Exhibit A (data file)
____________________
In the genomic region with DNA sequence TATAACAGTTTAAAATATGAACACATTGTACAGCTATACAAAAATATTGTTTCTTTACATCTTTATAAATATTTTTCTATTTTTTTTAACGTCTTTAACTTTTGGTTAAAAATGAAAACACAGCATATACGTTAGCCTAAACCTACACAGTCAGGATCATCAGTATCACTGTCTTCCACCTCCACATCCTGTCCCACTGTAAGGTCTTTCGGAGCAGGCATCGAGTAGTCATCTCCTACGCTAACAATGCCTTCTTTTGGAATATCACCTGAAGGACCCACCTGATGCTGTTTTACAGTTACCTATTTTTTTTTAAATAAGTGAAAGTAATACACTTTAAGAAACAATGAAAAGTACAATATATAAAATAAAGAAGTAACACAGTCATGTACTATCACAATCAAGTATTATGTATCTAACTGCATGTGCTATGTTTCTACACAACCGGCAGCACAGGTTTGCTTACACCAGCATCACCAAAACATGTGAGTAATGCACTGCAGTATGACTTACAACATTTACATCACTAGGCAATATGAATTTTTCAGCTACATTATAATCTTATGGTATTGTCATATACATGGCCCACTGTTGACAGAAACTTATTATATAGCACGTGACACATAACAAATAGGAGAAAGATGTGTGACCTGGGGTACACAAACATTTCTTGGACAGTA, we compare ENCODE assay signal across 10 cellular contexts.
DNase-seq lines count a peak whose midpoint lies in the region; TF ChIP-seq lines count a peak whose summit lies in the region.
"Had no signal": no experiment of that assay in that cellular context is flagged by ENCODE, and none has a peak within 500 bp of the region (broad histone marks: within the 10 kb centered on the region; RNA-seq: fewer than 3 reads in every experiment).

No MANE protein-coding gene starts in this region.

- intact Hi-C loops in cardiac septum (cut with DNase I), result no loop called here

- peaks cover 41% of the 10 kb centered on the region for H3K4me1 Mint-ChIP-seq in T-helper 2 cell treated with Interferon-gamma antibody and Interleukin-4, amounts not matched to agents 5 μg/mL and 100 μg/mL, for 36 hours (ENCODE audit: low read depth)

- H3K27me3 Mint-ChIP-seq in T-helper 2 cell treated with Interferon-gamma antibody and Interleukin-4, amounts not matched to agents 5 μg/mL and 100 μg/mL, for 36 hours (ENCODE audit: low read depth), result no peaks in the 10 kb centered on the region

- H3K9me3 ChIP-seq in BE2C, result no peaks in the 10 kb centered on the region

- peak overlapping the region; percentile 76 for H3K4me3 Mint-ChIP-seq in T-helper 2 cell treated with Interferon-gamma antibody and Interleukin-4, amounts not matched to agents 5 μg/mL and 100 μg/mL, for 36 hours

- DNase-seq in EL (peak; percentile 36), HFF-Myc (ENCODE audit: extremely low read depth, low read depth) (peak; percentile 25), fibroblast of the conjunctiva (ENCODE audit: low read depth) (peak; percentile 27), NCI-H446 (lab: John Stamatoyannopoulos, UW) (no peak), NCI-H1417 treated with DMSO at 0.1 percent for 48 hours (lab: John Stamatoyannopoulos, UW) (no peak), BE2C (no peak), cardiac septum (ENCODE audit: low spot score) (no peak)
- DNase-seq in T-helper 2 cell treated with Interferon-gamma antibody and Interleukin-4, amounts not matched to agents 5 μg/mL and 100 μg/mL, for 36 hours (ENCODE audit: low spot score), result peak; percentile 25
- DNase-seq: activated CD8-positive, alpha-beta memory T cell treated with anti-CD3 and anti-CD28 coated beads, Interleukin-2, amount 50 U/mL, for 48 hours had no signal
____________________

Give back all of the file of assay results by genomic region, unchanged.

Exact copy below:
In the genomic region with DNA sequence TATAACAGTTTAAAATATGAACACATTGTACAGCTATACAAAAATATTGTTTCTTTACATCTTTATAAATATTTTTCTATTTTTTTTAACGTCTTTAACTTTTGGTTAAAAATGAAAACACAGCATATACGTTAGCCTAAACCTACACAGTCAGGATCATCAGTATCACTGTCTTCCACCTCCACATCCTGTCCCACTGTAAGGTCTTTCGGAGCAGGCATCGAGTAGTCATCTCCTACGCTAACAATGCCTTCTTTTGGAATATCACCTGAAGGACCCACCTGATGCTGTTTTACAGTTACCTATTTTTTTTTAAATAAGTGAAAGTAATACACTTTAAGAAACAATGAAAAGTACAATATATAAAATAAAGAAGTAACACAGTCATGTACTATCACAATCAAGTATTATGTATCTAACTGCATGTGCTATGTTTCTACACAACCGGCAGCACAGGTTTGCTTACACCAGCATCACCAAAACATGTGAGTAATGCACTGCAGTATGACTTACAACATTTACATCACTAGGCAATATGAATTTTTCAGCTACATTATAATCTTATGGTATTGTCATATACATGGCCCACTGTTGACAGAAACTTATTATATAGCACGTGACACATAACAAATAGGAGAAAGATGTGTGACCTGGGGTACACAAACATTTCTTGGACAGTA, we compare ENCODE assay signal across 10 cellular contexts.
DNase-seq lines count a peak whose midpoint lies in the region; TF ChIP-seq lines count a peak whose summit lies in the region.
"Had no signal": no experiment of that assay in that cellular context is flagged by ENCODE, and none has a peak within 500 bp of the region (broad histone marks: within the 10 kb centered on the region; RNA-seq: fewer than 3 reads in every experiment).

No MANE protein-coding gene starts in this region.

- intact Hi-C loops in cardiac septum (cut with DNase I), result no loop called here

- peaks cover 41% of the 10 kb centered on the region for H3K4me1 Mint-ChIP-seq in T-helper 2 cell treated with Interferon-gamma antibody and Interleukin-4, amounts not matched to agents 5 μg/mL and 100 μg/mL, for 36 hours (ENCODE audit: low read depth)

- H3K27me3 Mint-ChIP-seq in T-helper 2 cell treated with Interferon-gamma antibody and Interleukin-4, amounts not matched to agents 5 μg/mL and 100 μg/mL, for 36 hours (ENCODE audit: low read depth), result no peaks in the 10 kb centered on the region

- H3K9me3 ChIP-seq in BE2C, result no peaks in the 10 kb centered on the region

- peak overlapping the region; percentile 76 for H3K4me3 Mint-ChIP-seq in T-helper 2 cell treated with Interferon-gamma antibody and Interleukin-4, amounts not matched to agents 5 μg/mL and 100 μg/mL, for 36 hours

- DNase-seq in EL (peak; percentile 36), HFF-Myc (ENCODE audit: extremely low read depth, low read depth) (peak; percentile 25), fibroblast of the conjunctiva (ENCODE audit: low read depth) (peak; percentile 27), NCI-H446 (lab: John Stamatoyannopoulos, UW) (no peak), NCI-H1417 treated with DMSO at 0.1 percent for 48 hours (lab: John Stamatoyannopoulos, UW) (no peak), BE2C (no peak), cardiac septum (ENCODE audit: low spot score) (no peak)
- DNase-seq in T-helper 2 cell treated with Interferon-gamma antibody and Interleukin-4, amounts not matched to agents 5 μg/mL and 100 μg/mL, for 36 hours (ENCODE audit: low spot score), result peak; percentile 25
- DNase-seq: activated CD8-positive, alpha-beta memory T cell treated with anti-CD3 and anti-CD28 coated beads, Interleukin-2, amount 50 U/mL, for 48 hours had no signal